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Microsoft hopes free security means less malware
Robert Lemos, SecurityFocus 2008-11-20

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However, Microsoft's free service, Morro, will aim to secure the computers of users that might not otherwise install security software, Barzdukas said. The company is aiming for the majority of users that do not use anti-malware software or do not have an active subscription.

Microsoft's Security Intelligence Report for the first half of 2008, the most recent data available, found that the Malicious Software Removal Tool (MSRT) ran on nearly 3 billion Windows PCs and cleaned malicious software from almost 24 million systems. And, while their contribution to the whole is small, developing countries such as Afghanistan, Bahrain and Morocco topped the list of nations with the highest rate of infections, with 76, 29 and 28 computers cleaned per 1,000 executions, respectively.

Users in such developing nations are part of the worldwide security problem and a target for the coming tool.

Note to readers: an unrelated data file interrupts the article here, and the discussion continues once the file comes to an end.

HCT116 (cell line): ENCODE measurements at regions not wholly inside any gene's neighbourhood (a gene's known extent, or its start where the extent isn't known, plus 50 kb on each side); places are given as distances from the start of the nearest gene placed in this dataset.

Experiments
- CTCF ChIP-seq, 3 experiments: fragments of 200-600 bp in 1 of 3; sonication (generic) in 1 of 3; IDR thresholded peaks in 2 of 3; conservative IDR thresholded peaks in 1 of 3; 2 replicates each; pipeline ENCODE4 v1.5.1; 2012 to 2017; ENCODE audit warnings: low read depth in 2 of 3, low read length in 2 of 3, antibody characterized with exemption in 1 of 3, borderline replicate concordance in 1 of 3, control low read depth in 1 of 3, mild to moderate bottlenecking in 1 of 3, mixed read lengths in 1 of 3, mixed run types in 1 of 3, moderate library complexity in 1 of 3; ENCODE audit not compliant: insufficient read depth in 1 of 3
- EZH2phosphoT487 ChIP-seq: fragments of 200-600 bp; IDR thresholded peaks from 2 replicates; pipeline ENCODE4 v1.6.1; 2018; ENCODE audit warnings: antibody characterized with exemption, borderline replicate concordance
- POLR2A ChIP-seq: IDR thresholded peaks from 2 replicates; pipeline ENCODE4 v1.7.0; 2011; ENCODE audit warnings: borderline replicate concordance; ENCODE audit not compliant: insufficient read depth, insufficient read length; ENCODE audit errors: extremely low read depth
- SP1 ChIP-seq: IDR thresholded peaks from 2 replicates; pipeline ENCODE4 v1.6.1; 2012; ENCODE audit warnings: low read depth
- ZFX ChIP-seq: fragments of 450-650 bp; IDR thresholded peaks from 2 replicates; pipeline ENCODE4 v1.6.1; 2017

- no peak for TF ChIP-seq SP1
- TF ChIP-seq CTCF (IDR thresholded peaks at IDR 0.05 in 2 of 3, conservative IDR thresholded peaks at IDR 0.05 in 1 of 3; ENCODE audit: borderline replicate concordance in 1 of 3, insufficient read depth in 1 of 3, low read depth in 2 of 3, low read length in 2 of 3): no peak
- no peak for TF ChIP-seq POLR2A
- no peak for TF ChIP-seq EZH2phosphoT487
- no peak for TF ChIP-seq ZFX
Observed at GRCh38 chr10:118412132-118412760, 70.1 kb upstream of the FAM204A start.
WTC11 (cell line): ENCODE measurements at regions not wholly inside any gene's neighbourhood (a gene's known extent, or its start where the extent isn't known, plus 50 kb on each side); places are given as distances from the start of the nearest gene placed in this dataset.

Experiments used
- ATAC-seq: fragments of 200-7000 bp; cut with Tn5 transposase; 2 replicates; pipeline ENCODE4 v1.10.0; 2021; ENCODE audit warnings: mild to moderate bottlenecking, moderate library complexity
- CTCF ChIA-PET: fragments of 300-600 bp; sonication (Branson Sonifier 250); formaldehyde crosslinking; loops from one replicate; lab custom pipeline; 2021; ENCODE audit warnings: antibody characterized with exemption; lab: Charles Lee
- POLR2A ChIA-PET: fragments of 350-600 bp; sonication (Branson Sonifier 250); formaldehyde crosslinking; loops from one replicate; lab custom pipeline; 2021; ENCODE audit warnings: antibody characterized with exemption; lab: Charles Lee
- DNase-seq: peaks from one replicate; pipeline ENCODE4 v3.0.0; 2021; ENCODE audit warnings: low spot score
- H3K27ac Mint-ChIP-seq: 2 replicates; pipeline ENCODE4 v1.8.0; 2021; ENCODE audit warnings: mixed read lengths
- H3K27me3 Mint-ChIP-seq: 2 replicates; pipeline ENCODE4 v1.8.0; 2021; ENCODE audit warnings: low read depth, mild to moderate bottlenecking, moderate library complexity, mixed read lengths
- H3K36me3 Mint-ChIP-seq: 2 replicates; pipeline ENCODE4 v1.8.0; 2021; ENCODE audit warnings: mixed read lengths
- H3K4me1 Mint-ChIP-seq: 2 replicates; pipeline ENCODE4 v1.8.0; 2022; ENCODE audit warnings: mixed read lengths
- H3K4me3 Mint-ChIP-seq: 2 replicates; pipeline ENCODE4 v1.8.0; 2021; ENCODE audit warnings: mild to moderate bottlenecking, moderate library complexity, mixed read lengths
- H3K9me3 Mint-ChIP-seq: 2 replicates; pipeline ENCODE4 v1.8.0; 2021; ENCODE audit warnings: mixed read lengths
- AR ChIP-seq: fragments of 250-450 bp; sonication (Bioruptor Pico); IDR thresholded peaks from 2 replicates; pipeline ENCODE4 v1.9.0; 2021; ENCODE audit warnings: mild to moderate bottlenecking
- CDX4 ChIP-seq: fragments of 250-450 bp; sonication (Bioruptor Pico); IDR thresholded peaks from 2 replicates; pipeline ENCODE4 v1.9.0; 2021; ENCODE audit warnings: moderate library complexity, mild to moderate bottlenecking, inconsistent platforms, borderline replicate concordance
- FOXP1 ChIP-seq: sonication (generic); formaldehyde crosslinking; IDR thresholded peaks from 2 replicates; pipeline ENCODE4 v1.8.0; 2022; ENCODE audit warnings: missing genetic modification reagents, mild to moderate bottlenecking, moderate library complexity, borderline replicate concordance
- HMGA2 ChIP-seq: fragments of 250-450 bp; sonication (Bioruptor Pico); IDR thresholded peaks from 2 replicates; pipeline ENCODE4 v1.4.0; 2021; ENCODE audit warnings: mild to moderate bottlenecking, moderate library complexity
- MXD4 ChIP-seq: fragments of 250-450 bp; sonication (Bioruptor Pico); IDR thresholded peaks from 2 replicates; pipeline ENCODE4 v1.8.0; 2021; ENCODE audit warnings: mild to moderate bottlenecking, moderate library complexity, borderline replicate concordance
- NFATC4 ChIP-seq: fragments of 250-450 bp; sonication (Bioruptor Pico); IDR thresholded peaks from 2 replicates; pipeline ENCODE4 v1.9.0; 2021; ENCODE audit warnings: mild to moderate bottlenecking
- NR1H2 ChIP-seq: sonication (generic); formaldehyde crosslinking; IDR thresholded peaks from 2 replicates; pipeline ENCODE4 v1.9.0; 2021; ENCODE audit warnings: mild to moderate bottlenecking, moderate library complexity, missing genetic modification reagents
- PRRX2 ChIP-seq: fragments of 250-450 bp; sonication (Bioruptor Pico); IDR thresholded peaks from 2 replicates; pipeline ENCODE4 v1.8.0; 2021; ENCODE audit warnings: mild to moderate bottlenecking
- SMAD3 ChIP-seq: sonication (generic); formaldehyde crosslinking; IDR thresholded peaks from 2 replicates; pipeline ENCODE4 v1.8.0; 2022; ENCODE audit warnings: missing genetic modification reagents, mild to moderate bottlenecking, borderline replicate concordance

"These consumers aren't being swayed by the number of features in this suite or that suite, as they either can't or won't pay for security protection," Barzdukas said. "Microsoft's shift in strategy is being driven by the need to help these consumers have a more secure computing experience on Windows PCs."

Microsoft's competitors warn no security can be better than a free product, if the free software does not incorporate strong protections.

"I think that a false sense of security is very dangerous," said Rowan Trollope, senior vice president for consumer product for Symantec, the owner of SecurityFocus. "The vast majority of attacks coming onto the system today are through social engineering."

For now, too little is known to guess how Microsoft's Morro will impact worldwide security.

Yet, Microsoft has generated significant interest for its business security solutions and that could help improve the free product, said Gartner's Hallawell. Among medium-sized companies, its Forefront client-side security solution -- and its low cost -- has gained some adherents. The team of malware analysts and programmers for the Forefront product will also support Morro, Microsoft has said.

"A lot of it is going to depend on how consumers keep their systems up-to-date and whether they actually download it," Hallawell said. "But having a free solution from a trusted provider like Microsoft is not a negative thing from a consumer perspective.

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